This February 21, 2017 Coin Update article by Michael Alexander highlights a medal from the Netherlands commemorating 450 years of Mint history. Neat item.
The Royal Dutch Mint have issued a new medal in celebration of Dutch numismatic history, which began in 1567 in the city of Utrecht, home of the Royal Dutch Mint. For centuries, gold and silver coins minted under the authorities of the Dutch provinces earned the highest respect for both their quality of production and their strict adherence to weight and purity standards. The rijksdaalders, guilders, stuivers, and ducats that financed Dutch exploration and trade all over the world also became, in many parts of the world, the very standard for local coinage and currency. The easily recognised and familiar coins carried the crests of the varied states and even cities within the Dutch states. Today, the coins of the modern Kingdom of the Netherlands are some of the most widely collected internationally, for the same reasons the coins were admired long ago: their beauty, their quality, and their accuracy in terms of metal and weight. With the accession of Queen Beatrix in April 1980, the Netherlands Mint undertook to produce some of the most modern and technically advanced coins the world had ever seen, and the mint gained further respect and admiration for their ground-breaking designs.
The Netherlands Mint was, for a very long time, one of the country’s oldest existing businesses, and it became especially important after the 1581 unification of all the Dutch provinces into the Dutch Republic. The initial mint was inaugurated by Spain’s King Philip II (who was at the time king of the Spanish Netherlands), and it this entity that lasted until 1795. With the turmoil in France, the emergence of the Batavian Republic—which was allied with Emperor Napoleon and his empire—resulted in the formation of the Kingdom of Holland, with Napoleon’s younger brother Louis being declared king. The Dutch mint produced the coins of Louis Napoleon and from September 1806 he appointed them the sole entity for the minting of coins for the Netherlands.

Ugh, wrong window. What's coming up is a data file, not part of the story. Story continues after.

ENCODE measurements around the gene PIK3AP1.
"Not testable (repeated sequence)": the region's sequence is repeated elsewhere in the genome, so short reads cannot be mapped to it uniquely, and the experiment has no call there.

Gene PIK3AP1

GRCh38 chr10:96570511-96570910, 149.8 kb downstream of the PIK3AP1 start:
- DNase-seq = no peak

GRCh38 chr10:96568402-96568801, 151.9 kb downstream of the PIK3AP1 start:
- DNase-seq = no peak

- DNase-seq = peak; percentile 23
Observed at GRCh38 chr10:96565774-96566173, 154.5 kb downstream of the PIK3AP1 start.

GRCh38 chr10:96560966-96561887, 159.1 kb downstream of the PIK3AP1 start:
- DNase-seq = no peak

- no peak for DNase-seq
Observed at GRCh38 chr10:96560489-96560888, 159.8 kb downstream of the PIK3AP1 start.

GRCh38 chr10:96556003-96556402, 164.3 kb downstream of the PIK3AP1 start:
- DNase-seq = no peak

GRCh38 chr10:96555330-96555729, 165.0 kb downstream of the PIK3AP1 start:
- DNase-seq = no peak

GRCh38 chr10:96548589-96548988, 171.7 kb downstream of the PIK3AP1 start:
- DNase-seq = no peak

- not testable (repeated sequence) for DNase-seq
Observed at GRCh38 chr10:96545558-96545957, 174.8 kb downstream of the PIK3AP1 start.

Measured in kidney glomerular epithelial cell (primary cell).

This arrangement lasted until 1811, when it the Dutch Republic became a province of France; it remained so until the capitulation of Napoleon and the end of the French Empire in 1813. In place of Louis Napoleon, the Dutch provinces united behind Prince William of Orange, who became king of the newly created United Kingdom of the Netherlands (which included the present-day country of Belgium). The mint was renamed ’s Rijks Munt (the Rijk’s Mint), and an additional minting facility was established in Brussels. When independence was granted to the Belgians under the leadership of Prince—now King—Leopold of Saxe Coburg Gotha, the mint in Utrecht was once again the only coin-producing facility in the Netherlands.
The Rijk’s Mint underwent substantial change in 1910, when a new building was completed on the grounds of the City of Utrecht’s post office. The distinctive building, which is a listed landmark, is today of one of the region’s main tourist attractions. The location was strategically chosen, as the building is bordered by a canal that enables the coins to be transported by riverboats to the National Bank in Amsterdam.
The Rijk’s Mint officially became a state institution in 1912 under the auspices of the Royal Treasury. In 1994, with a reformation of the structure of the treasury by the Dutch government, the Rijk’s Mint transitioned into the new Netherlands Mint, an entity operated as a private firm with 100% of its shares vested in the treasury (which is under the authority of the Ministry of Finance). The Netherlands Mint was further enhanced in 1999 when Queen Beatrix awarded the Mint the prefix of “Royal,” thus enabling it to refer to itself as the current Royal Dutch Mint. In November 2016, the Royal Dutch Mint was sold to a private firm in Belgium, who have taken up the task of restructuring the debts and expenditures due to failed contracts for the production of coins abroad that resulted in penalties and fines.
The crown-sized medal’s design includes various scenes of coin production from the earliest times to the latest technology currently use in coin production. The commemorative inscription on the primary side includes Koninklijke / Nederlandse Munt / 450 JAAR, with the anniversary years 1567–2017 shown on the opposite side.
The Royal Dutch Mint, located on the Merwede Canal, Utrecht, the Netherlands
To read the complete article, see:
The Netherlands: Celebration medal marks 450 years of mint history
Wayne Homren, Editor
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